There is a lot of advice on the new rules of brand communication, especially in the social media space, going around at the moment. Adding their contribution to the growing list, management consultancy Accenture recently issued a nice wrap-up of the environment brands communicate in and offered some advice on how brands can join the conversation.
“You no longer manage the conversations among your customers in which your company or products may be mentioned, often in unpredictable contexts. What’s a brand-conscious company to do? Just shut up and listen,” Kishore S. Swaminathan wrote in Accenture’s Outlook report. “No. But in light of this significant social change, companies need to recalibrate the way they see their marketing, branding and corporate communications.”
Some of the points made in the report:
From “need to know” to “good to know”: Quaint as it may seem, communication used to have a purpose—typically, to convey information that I needed to tell and you needed to know. No longer. Technology now gives me an extraordinary ability to talk a lot about nothing to no one in particular for no reason. As a result, communication today is less a matter of my decision about what to tell whom than it is about your choice of what to pay attention to from whom.
From “tell me” to “show me”: Cheap digital and cell phone cameras that can shoot video plus free distribution media such as YouTube are fueling an explosion in video communication. Want to know how to fix your plumbing? Or learn how to make a Mexican tamale or play the guitar? Perhaps you’d like to see how arthroscopic surgery is done? Today, on the Web, you can find video clips—by amateurs as well as professionals on almost any subject.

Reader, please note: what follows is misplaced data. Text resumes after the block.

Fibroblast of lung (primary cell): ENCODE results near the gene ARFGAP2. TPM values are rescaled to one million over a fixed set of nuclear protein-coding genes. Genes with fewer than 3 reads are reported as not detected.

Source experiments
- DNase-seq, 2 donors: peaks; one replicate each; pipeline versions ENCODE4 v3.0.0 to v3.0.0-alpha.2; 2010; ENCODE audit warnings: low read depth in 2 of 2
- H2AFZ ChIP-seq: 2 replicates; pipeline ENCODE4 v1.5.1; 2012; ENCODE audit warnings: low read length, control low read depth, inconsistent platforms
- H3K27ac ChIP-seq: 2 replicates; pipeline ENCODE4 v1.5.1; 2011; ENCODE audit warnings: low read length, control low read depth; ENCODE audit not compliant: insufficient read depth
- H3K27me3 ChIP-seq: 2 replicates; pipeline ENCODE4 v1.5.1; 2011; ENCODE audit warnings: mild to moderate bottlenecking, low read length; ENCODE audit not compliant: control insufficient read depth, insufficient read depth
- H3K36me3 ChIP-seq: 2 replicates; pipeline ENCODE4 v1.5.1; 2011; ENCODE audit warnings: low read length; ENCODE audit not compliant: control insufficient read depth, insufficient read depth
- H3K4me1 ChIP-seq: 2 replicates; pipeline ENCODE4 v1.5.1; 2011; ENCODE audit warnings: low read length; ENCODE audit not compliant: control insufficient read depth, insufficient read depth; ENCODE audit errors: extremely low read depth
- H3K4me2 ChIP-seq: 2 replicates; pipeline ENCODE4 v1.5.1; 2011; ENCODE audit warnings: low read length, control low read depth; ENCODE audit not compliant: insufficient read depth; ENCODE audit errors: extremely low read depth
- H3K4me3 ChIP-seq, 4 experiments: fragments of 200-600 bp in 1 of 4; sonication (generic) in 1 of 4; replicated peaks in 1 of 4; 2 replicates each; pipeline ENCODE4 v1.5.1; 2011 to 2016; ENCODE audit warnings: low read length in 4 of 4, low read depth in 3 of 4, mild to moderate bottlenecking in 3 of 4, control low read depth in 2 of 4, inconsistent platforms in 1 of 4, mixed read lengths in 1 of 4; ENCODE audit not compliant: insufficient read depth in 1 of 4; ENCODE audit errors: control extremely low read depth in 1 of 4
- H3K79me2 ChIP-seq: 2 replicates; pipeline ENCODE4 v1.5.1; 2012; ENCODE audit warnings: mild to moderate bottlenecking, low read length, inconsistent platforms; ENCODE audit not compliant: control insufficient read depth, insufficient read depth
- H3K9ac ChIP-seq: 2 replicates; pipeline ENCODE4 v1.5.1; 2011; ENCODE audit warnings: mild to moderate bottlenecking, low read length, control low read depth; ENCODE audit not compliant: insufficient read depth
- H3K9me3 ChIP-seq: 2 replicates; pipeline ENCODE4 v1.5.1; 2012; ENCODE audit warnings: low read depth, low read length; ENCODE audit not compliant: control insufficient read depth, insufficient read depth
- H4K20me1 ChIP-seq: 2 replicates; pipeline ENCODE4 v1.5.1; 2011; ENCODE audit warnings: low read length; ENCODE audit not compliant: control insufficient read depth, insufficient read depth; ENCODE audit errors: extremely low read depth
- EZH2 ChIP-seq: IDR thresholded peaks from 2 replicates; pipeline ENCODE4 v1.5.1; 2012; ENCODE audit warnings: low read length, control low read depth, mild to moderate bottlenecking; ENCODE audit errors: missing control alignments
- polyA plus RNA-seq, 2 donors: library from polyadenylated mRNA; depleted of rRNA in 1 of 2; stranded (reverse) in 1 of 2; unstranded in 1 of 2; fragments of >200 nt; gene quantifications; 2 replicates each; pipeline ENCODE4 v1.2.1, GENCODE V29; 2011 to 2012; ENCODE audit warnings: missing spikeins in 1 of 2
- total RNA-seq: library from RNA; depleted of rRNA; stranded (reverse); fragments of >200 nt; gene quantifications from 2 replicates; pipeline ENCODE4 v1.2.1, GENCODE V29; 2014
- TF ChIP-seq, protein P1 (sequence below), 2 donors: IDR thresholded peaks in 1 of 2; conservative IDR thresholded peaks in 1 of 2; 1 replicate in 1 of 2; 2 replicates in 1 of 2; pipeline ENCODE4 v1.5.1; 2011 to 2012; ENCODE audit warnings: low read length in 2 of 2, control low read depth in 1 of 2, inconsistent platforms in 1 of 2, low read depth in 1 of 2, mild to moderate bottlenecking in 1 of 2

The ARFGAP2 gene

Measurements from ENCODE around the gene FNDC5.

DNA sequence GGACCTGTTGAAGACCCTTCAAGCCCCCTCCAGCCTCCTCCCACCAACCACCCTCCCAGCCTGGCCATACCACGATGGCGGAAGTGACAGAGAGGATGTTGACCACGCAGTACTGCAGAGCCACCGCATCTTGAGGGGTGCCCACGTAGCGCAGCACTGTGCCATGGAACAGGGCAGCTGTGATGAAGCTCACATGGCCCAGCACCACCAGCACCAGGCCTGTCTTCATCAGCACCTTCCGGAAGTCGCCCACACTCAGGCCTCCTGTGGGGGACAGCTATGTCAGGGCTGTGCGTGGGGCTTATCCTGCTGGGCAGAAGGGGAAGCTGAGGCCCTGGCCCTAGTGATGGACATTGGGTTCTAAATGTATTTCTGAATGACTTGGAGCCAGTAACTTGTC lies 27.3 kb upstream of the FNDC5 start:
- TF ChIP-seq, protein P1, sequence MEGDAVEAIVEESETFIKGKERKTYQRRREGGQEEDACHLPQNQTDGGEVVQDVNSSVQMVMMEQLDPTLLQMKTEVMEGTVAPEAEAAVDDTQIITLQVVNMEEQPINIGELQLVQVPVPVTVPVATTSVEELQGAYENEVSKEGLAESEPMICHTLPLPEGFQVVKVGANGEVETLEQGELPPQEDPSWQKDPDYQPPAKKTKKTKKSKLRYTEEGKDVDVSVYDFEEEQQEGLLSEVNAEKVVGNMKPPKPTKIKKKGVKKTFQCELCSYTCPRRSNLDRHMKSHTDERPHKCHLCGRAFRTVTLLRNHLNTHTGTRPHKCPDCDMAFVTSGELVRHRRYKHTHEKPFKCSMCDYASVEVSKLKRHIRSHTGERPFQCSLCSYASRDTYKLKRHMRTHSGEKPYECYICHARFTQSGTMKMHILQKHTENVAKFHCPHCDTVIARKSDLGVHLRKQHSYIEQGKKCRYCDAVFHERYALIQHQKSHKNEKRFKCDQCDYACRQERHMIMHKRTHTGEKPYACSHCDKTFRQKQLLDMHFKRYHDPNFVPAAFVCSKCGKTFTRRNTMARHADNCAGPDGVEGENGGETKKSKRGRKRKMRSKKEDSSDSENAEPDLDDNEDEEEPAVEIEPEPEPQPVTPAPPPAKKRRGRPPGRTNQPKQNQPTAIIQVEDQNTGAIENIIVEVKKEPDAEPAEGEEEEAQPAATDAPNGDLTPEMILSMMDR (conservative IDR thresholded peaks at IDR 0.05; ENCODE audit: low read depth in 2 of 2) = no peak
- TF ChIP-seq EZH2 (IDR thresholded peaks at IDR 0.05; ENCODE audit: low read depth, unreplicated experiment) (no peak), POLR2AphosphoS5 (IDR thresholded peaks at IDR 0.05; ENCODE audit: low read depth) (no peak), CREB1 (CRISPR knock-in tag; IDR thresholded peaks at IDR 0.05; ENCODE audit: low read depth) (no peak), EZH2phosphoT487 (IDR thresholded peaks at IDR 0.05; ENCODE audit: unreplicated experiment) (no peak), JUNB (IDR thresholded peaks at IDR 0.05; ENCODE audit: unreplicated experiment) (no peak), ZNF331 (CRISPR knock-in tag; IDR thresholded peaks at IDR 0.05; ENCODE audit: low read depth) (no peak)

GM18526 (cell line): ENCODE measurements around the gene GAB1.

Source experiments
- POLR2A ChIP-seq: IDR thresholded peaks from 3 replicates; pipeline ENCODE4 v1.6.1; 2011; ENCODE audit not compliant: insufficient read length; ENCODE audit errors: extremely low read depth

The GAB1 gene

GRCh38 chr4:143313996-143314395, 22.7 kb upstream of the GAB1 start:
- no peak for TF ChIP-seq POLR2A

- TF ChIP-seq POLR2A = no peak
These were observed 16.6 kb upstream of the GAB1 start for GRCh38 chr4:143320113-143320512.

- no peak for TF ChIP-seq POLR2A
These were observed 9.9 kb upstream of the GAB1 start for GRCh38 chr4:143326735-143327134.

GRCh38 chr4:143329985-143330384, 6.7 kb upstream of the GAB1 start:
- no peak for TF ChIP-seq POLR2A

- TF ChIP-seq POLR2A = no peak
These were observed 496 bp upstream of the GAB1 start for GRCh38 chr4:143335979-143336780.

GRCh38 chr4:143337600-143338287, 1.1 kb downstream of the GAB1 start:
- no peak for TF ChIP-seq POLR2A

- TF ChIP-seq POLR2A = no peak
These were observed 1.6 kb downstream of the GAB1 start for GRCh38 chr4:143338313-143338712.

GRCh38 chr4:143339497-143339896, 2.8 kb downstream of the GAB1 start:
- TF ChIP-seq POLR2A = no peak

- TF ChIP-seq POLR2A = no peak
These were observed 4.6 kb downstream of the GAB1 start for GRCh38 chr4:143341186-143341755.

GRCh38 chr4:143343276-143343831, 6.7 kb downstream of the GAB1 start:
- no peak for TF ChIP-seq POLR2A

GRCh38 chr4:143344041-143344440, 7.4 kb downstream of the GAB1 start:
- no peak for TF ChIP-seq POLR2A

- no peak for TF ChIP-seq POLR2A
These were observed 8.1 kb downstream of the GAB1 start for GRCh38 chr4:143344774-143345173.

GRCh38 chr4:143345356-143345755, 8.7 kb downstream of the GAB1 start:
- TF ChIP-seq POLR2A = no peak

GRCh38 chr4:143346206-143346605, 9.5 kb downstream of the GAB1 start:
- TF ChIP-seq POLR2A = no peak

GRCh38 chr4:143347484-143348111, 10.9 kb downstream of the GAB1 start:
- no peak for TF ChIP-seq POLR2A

From “talk at you” to “talk with you”: Not long ago, when producing and distributing information was relatively expensive, organizations ranging from companies to hospitals to governments controlled, and were at the center of, the communication with their public. By necessity, they talked at you. Today, two-way dialogue is not only possible but almost expected by individuals from these same organizations—especially from doctors and health care providers.